Beached Swordfish at Gordons Bay
Despite attempts by concerned residents and officials alerted to the scene, a swordfish that had beached itself at Gordons Bay this week kept returning to the shore and died.
The incident occurred on Tuesday when NSRI Gordons Bay duty crew were requested by the city's Marine Animal Stranding Network (MASN) to assist at the beach where the swordfish was beaching itself.
According to the NSRI, "it appears that concerned residents had attempted to get the swordfish back out to sea during the high tide peak after the animal was witnessed beaching in shallow surf during the turn of the high tide but their efforts had not been successful."
The NSRI crew, with police and law enforcement officers responded to the scene while the SPCA were alerted and the MASN team responded.
They found concerned residents, despite the risk of injury, attempting to re-float the Sword Fish but the animal continued to beach itself.
The animal was unable to return to the ocean, and it was removed for scientific study by the Department of Environment. The NSRI said it was unknown what caused the animal to beach itself, "although we suspect ill health".
"The public members on the scene are commended for trying their best to save the animal. The swift response of NSRI Gordons Bay, Police, Law Enforcement, QUEMIC and CoCT MASN is commended.
"While these events are sad and understandably citizens want to do their best for the animal we appeal to the public to avoid risking injury in these natural circumstances," the NSRI said.
The swordfish is a voracious squid-seeking torpedo armed with a deadly blade. Equipped with an impressive arsenal of adaptations that allow them to achieve astounding predatory prowess, swordfish dominate their niche as fearsome pursuit hunters.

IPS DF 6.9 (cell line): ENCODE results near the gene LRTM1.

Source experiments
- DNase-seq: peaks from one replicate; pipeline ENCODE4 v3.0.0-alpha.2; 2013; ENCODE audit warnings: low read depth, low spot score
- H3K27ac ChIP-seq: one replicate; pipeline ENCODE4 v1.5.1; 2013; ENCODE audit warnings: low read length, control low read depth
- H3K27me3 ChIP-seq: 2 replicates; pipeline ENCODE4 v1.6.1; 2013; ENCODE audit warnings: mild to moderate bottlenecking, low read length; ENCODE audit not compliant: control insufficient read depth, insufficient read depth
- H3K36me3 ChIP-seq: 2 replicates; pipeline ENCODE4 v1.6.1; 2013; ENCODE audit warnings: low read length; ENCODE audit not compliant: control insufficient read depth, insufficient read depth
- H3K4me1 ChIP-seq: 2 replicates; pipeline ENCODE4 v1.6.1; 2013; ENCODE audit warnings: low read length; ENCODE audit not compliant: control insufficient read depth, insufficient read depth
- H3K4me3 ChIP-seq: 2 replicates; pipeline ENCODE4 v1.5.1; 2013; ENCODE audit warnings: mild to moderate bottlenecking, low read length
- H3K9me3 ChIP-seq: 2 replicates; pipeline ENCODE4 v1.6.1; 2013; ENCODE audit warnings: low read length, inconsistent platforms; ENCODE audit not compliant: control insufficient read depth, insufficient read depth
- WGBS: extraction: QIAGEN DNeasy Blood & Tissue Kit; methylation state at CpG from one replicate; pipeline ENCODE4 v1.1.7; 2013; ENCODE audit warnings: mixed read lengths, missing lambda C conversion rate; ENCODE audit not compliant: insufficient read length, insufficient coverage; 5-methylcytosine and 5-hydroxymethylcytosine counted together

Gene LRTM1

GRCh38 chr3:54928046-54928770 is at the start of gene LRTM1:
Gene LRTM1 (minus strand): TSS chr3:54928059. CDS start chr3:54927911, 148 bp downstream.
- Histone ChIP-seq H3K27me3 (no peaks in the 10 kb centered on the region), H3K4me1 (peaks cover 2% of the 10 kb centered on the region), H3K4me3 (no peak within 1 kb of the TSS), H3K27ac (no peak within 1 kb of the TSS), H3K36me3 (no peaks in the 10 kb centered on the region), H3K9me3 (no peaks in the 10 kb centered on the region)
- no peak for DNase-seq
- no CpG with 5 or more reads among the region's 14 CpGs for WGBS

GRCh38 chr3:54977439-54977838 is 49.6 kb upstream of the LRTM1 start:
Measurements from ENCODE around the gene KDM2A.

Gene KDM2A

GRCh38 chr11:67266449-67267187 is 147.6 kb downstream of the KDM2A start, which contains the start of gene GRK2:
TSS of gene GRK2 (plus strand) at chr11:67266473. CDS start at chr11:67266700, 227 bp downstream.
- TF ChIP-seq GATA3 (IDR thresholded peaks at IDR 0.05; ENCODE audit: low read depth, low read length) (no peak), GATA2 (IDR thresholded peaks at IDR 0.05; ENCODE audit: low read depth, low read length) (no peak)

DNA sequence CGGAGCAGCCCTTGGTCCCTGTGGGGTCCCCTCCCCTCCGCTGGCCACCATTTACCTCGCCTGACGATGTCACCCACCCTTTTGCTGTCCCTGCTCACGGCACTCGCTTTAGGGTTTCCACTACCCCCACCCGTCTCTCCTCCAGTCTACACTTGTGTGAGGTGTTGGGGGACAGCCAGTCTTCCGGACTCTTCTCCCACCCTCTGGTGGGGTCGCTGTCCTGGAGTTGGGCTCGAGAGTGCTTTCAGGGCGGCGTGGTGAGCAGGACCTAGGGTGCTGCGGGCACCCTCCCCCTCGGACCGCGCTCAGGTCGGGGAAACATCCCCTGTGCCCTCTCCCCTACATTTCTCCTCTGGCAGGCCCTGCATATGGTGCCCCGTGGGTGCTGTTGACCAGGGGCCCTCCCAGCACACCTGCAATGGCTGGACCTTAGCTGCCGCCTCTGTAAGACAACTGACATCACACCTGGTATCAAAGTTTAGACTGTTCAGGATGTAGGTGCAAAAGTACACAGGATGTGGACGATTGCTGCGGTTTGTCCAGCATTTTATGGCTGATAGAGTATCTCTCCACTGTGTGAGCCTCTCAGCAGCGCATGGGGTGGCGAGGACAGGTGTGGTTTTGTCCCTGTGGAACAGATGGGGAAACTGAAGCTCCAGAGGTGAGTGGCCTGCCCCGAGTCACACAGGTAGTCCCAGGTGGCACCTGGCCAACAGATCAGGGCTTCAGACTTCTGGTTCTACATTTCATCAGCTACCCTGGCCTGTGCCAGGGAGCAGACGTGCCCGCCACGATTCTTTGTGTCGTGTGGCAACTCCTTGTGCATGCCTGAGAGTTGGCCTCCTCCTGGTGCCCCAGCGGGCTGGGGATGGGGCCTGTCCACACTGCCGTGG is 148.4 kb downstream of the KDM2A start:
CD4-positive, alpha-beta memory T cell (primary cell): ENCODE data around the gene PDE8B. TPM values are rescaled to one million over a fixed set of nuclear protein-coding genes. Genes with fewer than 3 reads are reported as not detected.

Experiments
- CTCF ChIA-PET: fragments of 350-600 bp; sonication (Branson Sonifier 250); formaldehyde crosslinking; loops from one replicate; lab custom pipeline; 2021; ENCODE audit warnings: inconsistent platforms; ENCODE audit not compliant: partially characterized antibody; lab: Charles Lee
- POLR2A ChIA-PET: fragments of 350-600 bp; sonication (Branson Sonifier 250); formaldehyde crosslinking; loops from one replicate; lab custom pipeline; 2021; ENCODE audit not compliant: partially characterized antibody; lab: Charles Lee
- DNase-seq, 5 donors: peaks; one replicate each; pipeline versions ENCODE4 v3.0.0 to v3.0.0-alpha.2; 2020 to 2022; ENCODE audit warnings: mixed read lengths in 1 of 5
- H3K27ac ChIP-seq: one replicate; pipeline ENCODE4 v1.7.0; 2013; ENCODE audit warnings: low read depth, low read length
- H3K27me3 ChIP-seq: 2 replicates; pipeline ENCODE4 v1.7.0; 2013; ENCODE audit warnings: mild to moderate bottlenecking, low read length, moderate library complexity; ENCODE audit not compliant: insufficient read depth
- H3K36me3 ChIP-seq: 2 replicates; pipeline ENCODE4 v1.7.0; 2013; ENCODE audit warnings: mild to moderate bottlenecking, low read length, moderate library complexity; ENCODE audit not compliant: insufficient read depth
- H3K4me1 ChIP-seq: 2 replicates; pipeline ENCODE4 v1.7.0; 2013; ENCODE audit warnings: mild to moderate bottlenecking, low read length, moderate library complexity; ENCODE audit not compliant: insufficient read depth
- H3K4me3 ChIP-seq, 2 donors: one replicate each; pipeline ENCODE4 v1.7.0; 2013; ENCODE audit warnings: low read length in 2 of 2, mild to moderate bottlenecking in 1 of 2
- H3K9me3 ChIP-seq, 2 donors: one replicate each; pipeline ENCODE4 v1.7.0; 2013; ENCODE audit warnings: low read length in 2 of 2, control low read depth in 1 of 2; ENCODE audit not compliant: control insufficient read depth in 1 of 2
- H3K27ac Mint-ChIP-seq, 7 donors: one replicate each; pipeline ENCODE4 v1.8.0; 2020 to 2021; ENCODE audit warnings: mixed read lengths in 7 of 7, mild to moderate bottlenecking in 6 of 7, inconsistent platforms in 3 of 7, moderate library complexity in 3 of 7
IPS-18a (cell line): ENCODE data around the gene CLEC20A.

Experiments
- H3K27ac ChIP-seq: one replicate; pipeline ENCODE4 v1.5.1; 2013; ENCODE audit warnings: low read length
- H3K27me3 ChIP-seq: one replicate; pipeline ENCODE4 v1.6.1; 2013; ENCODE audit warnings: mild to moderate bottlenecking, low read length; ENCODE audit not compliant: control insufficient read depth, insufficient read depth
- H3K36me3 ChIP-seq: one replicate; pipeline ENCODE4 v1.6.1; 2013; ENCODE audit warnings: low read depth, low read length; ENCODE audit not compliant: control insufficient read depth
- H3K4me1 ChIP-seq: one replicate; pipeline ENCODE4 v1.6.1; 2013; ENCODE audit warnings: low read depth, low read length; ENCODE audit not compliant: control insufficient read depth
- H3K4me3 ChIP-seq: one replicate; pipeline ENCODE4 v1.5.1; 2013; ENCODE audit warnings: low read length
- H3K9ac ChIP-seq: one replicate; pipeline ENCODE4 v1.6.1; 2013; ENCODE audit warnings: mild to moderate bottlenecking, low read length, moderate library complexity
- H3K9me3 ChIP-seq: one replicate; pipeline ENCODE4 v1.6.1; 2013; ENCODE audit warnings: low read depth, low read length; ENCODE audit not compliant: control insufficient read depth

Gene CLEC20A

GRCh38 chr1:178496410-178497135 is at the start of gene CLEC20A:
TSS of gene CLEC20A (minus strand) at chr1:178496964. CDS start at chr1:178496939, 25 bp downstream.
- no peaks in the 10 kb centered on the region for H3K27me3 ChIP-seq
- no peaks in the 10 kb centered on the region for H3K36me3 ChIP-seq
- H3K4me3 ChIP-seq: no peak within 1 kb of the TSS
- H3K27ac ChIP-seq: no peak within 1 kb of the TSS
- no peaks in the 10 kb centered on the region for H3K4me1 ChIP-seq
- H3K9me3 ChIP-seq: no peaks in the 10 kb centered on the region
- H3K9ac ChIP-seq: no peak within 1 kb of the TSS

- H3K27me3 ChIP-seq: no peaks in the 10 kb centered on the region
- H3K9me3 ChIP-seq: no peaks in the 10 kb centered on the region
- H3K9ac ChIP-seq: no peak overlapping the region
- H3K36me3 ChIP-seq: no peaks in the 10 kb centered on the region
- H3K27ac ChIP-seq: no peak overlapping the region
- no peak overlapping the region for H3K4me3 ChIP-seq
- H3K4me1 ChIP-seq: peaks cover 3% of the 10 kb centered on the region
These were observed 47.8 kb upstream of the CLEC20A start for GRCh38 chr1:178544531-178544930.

The Swordfish are an adaptable species, occurring throughout much of the tropical and temperate oceans of the world, including the Atlantic, Pacific and Indian Oceans. They are known for their incredible swimming ability, and are among the fastest fish in existence, reaching 64km/h.
A fish that has a conservation status of 'least concern' although numbers are diminishing due to overfishing, they grow up to 4.5 metres long with a mass of up to 650kg, and feed on pelagic fish and squid. Some facts you may not know are: their sharp and very accurate 'sword' is used to slash and stab prey, and often used to strike high speed prey off their balance.
They secrete an oil from their head that 'lubricates' them in the water, reducing drag and improving speed. Despite their fearsome predatory reputation, they don't have teeth. Their prey is small enough to be squished or swallowed.
They have omnidirectional camouflage to hide in plain sight. Swordfish are counter-shaded, with dark dorsal and light ventral colouration that allows them to blend into their background when viewed from either above or below.
Swordfish possess a specialised tissue behind their eyes that is packed full of mitochondria and, unusually among fish, produces its own heat. This remarkable adaptation protects their eyes and brain from the rapid temperature changes that occur when travelling between the deep ocean and the surface, and keeps them functioning at full capacity despite the frigid temperatures of the depths.